Main advantage: You can combine the miles you earn from flying both American and Delta. If or when you fly on Alaska Airlines itself, award availability is generous, and upgrades and elite status are relatively easy to attain. And Alaska Airlines offers one-way awards (American does too, but Delta does not).

Main drawback: Alaska Airlines' routes are pretty much limited to the West Coast, and the elite status you might earn can be used only on its flights.

Best for: Those who live on the West Coast (where Alaska flies) and who fly American and Delta but are not earning enough miles with either carrier to get the free flights they want or to reach elite status. Say your home airport is Los Angeles, where American and Delta both have a substantial presence, but you fly neither airline enough to obtain elite status. If you credit those miles to Alaska, you can reach elite status faster and get a greater choice of award seats than you would through American or Delta alone.

Insider tip: The Alaska Airlines Visa Signature Card, issued by Bank of America, gives you a $99 companion ticket every year, for use on Alaska Airlines in any fare class. Want to fly from Washington, D.C., to Maui? Buy a first-class Alaska Airlines ticket from D.C. to Maui via Seattle and you can fly someone else in first class with you for just $99.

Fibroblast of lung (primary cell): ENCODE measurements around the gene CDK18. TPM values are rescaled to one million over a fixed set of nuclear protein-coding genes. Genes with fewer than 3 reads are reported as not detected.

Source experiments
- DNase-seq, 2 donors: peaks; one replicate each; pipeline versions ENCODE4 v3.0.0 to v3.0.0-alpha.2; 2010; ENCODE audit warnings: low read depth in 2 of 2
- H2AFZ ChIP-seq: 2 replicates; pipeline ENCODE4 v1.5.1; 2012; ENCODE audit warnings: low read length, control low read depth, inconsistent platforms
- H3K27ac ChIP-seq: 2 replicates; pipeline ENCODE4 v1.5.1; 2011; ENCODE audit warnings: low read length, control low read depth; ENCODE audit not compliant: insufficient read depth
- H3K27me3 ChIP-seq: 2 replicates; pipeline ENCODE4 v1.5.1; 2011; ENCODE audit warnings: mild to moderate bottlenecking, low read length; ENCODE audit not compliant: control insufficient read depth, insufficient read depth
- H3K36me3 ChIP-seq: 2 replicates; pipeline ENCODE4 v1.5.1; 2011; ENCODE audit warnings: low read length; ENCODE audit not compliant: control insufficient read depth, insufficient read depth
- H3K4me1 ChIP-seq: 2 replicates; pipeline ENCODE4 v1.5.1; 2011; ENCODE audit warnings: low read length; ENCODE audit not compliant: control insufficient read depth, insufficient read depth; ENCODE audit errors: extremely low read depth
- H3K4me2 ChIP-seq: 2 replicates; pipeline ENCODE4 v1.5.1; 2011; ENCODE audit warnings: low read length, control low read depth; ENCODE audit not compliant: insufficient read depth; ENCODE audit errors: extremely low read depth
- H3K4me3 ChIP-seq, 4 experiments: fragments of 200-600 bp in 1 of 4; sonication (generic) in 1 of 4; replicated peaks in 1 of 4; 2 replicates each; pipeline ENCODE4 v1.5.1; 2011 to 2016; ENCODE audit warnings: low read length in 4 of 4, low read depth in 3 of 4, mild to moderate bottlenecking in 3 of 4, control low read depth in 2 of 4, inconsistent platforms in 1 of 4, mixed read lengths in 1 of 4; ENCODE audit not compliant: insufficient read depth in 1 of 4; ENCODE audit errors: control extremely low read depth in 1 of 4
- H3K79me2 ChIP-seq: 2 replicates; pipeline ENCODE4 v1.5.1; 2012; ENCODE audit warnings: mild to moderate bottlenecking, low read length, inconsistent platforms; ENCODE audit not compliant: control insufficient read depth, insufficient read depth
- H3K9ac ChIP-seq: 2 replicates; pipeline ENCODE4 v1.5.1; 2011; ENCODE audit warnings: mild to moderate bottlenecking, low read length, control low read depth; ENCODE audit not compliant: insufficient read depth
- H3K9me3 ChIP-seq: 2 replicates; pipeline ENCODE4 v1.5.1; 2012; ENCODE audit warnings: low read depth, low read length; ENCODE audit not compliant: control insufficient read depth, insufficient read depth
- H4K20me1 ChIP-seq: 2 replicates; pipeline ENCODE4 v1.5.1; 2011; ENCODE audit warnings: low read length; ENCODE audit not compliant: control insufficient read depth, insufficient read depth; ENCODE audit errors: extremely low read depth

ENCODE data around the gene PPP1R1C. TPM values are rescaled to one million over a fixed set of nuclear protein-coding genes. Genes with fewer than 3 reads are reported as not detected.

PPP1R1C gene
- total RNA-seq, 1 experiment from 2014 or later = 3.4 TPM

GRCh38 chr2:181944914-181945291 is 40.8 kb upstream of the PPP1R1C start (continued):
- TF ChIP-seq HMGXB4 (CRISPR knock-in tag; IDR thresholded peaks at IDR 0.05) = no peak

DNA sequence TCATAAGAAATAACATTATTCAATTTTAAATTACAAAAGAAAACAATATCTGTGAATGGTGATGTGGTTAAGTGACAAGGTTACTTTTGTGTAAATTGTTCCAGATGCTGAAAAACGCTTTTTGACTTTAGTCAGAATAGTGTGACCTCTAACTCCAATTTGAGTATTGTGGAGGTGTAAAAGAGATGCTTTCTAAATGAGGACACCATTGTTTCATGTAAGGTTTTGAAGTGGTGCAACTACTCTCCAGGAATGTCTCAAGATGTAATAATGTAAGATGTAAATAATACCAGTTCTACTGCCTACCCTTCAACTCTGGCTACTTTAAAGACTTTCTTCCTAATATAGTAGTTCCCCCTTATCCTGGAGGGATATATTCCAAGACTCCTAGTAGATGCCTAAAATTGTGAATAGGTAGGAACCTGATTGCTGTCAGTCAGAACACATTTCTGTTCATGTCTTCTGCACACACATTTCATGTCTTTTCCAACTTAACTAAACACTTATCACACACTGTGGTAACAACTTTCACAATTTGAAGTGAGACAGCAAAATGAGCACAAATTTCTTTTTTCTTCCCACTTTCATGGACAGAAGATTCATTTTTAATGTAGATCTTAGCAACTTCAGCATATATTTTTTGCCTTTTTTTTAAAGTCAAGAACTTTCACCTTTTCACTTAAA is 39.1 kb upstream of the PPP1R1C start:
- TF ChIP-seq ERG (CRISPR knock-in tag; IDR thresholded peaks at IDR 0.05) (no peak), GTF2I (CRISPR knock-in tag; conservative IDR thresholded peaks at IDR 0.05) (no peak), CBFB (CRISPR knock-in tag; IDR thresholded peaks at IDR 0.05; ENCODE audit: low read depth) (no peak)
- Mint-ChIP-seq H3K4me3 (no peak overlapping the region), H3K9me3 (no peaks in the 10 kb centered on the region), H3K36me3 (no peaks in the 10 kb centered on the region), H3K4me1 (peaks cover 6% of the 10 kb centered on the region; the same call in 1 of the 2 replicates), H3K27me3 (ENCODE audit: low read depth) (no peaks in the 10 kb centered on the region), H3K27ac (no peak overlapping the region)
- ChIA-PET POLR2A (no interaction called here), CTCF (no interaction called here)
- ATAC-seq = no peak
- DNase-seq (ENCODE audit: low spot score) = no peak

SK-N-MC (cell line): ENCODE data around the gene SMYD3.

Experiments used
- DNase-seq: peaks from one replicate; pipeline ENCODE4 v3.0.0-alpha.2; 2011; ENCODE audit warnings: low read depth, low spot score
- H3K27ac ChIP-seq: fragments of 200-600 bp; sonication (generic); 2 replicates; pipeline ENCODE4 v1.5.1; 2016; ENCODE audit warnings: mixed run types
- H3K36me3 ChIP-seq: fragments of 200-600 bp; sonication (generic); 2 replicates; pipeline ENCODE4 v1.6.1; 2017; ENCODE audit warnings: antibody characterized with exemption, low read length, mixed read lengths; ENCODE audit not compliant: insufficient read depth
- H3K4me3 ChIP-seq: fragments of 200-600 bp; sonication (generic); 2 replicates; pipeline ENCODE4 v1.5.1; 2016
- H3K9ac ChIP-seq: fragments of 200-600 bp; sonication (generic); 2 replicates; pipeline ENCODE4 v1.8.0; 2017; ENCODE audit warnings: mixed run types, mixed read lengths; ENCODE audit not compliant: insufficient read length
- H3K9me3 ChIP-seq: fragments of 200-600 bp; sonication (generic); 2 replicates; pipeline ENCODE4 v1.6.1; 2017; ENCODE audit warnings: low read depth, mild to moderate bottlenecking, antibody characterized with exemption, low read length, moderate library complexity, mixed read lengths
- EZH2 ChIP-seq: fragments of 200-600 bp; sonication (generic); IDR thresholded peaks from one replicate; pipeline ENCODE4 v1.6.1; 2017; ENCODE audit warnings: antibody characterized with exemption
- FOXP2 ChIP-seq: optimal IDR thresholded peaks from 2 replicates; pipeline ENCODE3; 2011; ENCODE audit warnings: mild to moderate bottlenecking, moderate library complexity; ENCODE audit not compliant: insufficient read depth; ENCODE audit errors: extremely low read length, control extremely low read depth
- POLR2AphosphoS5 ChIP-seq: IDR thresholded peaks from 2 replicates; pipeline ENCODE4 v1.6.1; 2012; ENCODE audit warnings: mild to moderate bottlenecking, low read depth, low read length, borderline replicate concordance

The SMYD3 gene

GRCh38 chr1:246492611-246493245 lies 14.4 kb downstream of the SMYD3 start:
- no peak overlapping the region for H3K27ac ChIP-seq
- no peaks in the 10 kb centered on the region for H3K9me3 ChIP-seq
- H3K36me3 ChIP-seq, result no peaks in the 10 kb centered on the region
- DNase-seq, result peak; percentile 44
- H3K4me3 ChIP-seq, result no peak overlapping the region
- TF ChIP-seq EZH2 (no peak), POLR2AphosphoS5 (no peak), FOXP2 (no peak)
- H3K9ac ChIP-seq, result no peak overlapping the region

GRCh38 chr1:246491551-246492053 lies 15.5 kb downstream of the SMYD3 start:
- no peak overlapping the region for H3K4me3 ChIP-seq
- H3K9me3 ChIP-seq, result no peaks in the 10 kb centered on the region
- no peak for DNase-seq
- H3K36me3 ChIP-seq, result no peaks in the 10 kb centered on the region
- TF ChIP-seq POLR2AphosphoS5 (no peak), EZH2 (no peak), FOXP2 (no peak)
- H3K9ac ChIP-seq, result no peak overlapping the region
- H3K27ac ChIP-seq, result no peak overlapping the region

AMERICAN AADVANTAGE

Use your miles for flights on: British Airways, Cathay Pacific, Finnair, Iberia, Japan Airlines, LAN, Qantas, and four more Oneworld partners.

Main advantage: High award availability and the most merchandise partners through whom you can earn miles. The only program where you can earn lifetime elite status solely through credit-card spending rather than flying.

Main drawback: Although you can use miles to upgrade from the cheapest coach tickets, you must pay a fee of several hundred dollars in addition to the miles. And even though American and British Airways are partners, you can't use your miles to fly British Airways between the United States and London.

Best for: Those who fly mostly within the United States and to the Caribbean and Latin America or who are top-tier elite.